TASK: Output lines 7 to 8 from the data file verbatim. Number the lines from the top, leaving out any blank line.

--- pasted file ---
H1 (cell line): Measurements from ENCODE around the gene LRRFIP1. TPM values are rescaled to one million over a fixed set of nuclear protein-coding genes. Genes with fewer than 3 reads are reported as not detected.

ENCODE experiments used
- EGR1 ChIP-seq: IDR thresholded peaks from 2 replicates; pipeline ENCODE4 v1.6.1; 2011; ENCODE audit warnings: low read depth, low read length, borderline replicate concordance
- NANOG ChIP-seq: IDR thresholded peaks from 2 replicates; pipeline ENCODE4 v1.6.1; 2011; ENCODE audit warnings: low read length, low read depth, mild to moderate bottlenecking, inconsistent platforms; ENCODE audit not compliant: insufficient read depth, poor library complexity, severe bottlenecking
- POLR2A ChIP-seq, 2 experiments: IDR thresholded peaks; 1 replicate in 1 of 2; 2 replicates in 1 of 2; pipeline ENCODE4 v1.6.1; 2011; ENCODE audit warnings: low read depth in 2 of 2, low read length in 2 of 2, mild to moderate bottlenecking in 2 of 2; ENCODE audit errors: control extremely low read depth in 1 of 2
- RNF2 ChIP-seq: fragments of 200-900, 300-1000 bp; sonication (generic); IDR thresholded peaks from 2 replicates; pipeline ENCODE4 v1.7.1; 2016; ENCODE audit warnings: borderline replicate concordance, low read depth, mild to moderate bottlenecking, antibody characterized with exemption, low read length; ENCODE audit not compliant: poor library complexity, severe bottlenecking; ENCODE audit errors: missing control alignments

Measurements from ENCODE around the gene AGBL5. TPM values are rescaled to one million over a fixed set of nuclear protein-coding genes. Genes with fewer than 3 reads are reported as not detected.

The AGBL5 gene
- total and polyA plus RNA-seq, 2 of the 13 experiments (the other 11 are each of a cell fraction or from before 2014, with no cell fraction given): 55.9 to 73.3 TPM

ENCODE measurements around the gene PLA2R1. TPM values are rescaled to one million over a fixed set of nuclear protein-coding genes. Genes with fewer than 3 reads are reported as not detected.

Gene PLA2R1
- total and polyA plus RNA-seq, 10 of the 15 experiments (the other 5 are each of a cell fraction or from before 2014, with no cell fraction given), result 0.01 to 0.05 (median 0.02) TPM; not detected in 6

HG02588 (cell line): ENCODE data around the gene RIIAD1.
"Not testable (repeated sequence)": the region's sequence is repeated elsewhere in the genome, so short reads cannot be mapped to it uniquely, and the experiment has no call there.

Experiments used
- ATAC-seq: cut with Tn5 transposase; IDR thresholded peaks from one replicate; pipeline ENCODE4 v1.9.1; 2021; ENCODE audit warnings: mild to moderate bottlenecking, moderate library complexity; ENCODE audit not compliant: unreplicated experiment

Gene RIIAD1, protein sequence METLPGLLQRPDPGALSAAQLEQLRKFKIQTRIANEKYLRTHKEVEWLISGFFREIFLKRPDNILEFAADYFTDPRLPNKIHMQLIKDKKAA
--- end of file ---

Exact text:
Measurements from ENCODE around the gene AGBL5. TPM values are rescaled to one million over a fixed set of nuclear protein-coding genes. Genes with fewer than 3 reads are reported as not detected.

The AGBL5 gene